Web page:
The wife and I were asked by the trek leader to head back, since we were to start early the next day, while he himself stayed back with Mr.C. Visually, he seemed completely fine and we couldn't but feel bad for him. He was to continue staying at the hotel until the end of the trip.

Now that was the prelude. The trek itself was quite uneventful, for the most part

Last edited by shyamg28 : 12th May 2020 at 18:44.
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Old 12th May 2020, 12:15   #3
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Default Ladakh and its Frozen Lake

THE FROZEN LAKE TREK

Our trek leader, whom we knew well from previous treks, had a very famous saying: "Mumbai ka fashion aur pahaadon ka mausam badalte rehta hai!"

So apt. If you frequent the Himalayan belt, there's one thing you would already be prepared for - acceptance of the unpredictable.

Our trek guide, Tenzing, was all of 14 years old.
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A tempo was filled up with our bags, ourselves as well as the helping staff. And so we headed towards the base camp, from which point, we were to begin walking on ice, towards Camp 1, Tsomo Paldar. Lo and behold, there had been a landslide and our 70kms journey on the tempo was cut short. We had to pick our rucksacks and walk the rest of the way towards base camp. At this point it had started snowing intensely. We put on our ponchos, looking very much like jaadu from Koi Mil Gaya. This turned out to be a fine walk alongside the Zanskar river, for almost 5 hours. Due to loss of time and daylight, Tenzing decided that it would be best for us to halt at base camp that night. All I recall that evening is, sitting in a tent full of people, getting up to go to sleep, and noticing that my poncho had frozen ice on each of the corners.

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Now the tent arrangement - the helpers were kind enough to pitch 2 man tents, with 4 sleeping bags inside each. Simple math - 4/2=2.
These are the same sleeping bags provided to the army apparently, that they use in conditions as harsh as Siachen. Without doubt, us mere mortals needed to stuff ourselves into 2 of them, to survive the night.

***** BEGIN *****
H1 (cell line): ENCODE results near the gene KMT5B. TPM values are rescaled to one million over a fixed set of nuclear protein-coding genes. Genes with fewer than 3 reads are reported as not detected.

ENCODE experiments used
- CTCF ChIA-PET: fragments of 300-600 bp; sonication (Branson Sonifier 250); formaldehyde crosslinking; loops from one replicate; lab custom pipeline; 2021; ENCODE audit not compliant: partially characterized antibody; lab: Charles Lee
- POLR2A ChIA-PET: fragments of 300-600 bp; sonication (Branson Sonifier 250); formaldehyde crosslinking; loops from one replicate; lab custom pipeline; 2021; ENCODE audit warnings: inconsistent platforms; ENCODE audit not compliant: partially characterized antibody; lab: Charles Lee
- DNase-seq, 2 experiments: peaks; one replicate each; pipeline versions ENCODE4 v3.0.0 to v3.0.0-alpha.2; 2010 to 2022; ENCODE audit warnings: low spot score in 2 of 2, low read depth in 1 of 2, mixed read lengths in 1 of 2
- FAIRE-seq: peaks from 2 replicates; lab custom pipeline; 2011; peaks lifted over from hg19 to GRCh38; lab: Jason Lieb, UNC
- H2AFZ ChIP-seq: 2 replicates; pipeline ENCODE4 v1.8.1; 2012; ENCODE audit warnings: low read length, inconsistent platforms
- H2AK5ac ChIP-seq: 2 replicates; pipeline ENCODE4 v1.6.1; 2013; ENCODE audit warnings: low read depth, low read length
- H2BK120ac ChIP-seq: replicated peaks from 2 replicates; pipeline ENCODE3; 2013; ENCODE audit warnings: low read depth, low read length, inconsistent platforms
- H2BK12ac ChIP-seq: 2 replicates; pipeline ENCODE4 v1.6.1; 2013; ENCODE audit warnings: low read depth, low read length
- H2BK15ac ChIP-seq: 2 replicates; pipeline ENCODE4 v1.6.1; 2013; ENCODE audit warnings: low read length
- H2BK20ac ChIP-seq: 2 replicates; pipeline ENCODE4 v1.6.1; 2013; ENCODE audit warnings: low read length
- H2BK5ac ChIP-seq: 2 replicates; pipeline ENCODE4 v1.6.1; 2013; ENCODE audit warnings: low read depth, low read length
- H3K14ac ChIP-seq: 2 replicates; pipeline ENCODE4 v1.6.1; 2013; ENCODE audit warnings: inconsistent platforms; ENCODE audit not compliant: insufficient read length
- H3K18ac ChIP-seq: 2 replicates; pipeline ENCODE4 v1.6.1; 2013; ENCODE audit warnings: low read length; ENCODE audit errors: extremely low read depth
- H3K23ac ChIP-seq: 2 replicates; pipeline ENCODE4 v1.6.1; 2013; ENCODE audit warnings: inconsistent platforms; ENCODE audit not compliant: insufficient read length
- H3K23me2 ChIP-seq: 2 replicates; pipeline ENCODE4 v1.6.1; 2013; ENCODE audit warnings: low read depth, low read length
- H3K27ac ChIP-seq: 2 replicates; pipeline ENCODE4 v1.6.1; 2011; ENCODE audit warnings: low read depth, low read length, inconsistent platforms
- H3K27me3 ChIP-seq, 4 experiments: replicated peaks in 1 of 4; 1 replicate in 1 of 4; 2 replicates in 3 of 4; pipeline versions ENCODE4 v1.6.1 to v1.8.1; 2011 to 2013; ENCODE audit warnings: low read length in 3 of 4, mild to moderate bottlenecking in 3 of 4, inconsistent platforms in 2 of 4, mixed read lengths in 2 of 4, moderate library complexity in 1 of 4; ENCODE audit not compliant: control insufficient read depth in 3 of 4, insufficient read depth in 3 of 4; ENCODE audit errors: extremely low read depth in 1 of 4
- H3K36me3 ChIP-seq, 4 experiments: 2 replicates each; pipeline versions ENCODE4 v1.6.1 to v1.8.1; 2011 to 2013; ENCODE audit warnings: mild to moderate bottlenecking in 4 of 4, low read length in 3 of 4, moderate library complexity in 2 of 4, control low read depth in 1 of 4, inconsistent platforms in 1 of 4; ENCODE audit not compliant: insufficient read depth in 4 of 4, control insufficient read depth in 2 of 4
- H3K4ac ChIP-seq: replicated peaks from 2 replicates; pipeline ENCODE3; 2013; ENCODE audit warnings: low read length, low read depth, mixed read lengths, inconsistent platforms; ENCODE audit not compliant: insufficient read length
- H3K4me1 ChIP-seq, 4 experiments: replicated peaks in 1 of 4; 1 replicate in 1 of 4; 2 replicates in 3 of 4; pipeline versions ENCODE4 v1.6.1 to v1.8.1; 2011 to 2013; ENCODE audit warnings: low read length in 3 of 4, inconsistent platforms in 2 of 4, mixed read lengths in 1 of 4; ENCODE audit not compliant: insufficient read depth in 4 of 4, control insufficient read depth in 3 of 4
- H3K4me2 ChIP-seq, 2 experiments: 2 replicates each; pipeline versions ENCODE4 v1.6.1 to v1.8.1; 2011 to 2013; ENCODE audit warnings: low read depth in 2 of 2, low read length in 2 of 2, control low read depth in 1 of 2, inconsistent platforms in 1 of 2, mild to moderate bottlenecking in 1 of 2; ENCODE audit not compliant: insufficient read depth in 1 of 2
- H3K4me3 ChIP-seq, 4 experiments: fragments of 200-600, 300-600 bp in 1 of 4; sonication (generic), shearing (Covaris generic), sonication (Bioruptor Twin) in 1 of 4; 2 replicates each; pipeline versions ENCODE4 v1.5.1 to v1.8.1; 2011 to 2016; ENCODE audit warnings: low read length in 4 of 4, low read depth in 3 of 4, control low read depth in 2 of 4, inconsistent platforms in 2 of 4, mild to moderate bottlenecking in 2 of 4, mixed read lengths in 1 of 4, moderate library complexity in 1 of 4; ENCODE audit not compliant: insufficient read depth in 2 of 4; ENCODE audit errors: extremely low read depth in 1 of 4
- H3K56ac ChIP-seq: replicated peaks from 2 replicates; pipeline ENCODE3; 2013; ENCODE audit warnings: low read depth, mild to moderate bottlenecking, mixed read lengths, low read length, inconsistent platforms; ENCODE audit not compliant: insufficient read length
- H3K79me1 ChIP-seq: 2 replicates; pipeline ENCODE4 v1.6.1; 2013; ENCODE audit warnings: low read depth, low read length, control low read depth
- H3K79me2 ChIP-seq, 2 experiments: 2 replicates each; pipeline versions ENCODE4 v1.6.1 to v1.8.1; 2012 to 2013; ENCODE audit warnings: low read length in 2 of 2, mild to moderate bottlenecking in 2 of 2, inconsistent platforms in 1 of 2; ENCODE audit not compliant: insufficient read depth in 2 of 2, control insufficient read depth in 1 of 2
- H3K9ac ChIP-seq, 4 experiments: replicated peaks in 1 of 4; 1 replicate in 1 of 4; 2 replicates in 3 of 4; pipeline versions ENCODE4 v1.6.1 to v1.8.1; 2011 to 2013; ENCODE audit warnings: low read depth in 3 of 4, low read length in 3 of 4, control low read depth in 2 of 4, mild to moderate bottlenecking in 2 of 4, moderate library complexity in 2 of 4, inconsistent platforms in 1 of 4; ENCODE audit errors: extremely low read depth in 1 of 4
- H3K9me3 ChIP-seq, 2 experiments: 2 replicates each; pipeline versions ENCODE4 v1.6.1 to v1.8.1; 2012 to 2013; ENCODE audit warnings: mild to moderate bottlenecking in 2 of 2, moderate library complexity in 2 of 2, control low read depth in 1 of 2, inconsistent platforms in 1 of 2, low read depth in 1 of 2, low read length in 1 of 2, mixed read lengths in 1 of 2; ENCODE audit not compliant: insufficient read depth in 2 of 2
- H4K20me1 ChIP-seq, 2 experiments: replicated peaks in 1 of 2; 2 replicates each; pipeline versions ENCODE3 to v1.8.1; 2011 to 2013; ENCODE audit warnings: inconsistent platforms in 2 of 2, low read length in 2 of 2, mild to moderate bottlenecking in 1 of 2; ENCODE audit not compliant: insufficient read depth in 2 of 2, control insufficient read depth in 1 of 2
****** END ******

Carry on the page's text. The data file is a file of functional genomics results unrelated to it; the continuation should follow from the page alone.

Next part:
On most of my other treks, we need to pitch tents ourselves, head towards the dining tent for food/tea and pack up our tents ourselves. Now this isn't such a tough job by itself. Now imagine wearing thick snow gloves with warm liners within and you in 3 more layers than you'd normally be comfortable in. Oh and did I mention, -20 C

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The staff was most kind on this trek though. They had our tents ready before our arrival, food preparation would already be under way, and a warm cuppa handed to us as soon as we reached. Atithi devo bhava!

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The common understanding for me was, if it snows, it's going to get colder. Here it was opposite. Snow on the chadar, meant that the wind would not be able to hit the surface thereby, making it hard ice. And so it snowed and snowed. We soon hit a patch, where the ice had melted making way for water gushing at high speed. In order to get past it, we had to climb the banks, on slippery snow (you know the one that's ice like), all while wearing gum boots and carrying our rucksacks. If I thought this was tough, what about the staff, who normally slide the heavy luggage across the ice - I kid you not, they lifted what felt like 30-40 kgs, tied it to their backs and climbed it as though saying, "Yeh toh kuch nai hai." I consider myself fit. But in those moments, I realized that on a relative scale, I was about .1% of those guys.

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That's two generations right there - Left is the nephew and right most is the uncle.
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The ice had melted quite a bit leaving behind just a narrow patch to pass through.
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And so we reached our next camp, Tsomo Paldar, not really huffing and puffing, but tired nonetheless. We went about the camp taking some photos and called it a night. The next morning we're woken up by one of the staff, who hands us our tea inside our tents. Ah, what a wonderful world!

We began our journey towards our next camp, Tibb Cave. This spot quite literally, has caves, inside which you can take shelter, and it's actually possible to sleep within just a sleeping bag, without the protection of tents. But it was not to be